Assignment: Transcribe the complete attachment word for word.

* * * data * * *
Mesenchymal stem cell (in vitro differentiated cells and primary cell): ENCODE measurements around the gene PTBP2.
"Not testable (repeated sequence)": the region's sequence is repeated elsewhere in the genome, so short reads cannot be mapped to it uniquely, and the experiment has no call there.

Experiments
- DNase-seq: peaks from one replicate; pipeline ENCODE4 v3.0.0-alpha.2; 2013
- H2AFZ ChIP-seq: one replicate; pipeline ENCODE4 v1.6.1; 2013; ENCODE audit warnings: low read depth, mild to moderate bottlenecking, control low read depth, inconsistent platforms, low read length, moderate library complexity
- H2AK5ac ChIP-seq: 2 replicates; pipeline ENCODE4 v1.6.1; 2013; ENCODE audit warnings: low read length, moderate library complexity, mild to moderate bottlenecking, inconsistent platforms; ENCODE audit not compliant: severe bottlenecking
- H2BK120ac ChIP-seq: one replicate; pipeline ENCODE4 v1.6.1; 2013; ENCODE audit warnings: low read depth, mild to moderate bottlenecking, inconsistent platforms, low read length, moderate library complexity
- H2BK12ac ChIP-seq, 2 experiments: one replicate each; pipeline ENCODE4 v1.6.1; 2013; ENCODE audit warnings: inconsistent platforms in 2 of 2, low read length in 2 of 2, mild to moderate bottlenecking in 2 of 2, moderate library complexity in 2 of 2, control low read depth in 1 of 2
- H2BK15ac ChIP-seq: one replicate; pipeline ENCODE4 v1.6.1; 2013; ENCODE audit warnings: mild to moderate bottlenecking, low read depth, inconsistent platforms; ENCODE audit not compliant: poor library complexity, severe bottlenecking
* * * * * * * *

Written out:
Mesenchymal stem cell (in vitro differentiated cells and primary cell): ENCODE measurements around the gene PTBP2.
"Not testable (repeated sequence)": the region's sequence is repeated elsewhere in the genome, so short reads cannot be mapped to it uniquely, and the experiment has no call there.

Experiments
- DNase-seq: peaks from one replicate; pipeline ENCODE4 v3.0.0-alpha.2; 2013
- H2AFZ ChIP-seq: one replicate; pipeline ENCODE4 v1.6.1; 2013; ENCODE audit warnings: low read depth, mild to moderate bottlenecking, control low read depth, inconsistent platforms, low read length, moderate library complexity
- H2AK5ac ChIP-seq: 2 replicates; pipeline ENCODE4 v1.6.1; 2013; ENCODE audit warnings: low read length, moderate library complexity, mild to moderate bottlenecking, inconsistent platforms; ENCODE audit not compliant: severe bottlenecking
- H2BK120ac ChIP-seq: one replicate; pipeline ENCODE4 v1.6.1; 2013; ENCODE audit warnings: low read depth, mild to moderate bottlenecking, inconsistent platforms, low read length, moderate library complexity
- H2BK12ac ChIP-seq, 2 experiments: one replicate each; pipeline ENCODE4 v1.6.1; 2013; ENCODE audit warnings: inconsistent platforms in 2 of 2, low read length in 2 of 2, mild to moderate bottlenecking in 2 of 2, moderate library complexity in 2 of 2, control low read depth in 1 of 2
- H2BK15ac ChIP-seq: one replicate; pipeline ENCODE4 v1.6.1; 2013; ENCODE audit warnings: mild to moderate bottlenecking, low read depth, inconsistent platforms; ENCODE audit not compliant: poor library complexity, severe bottlenecking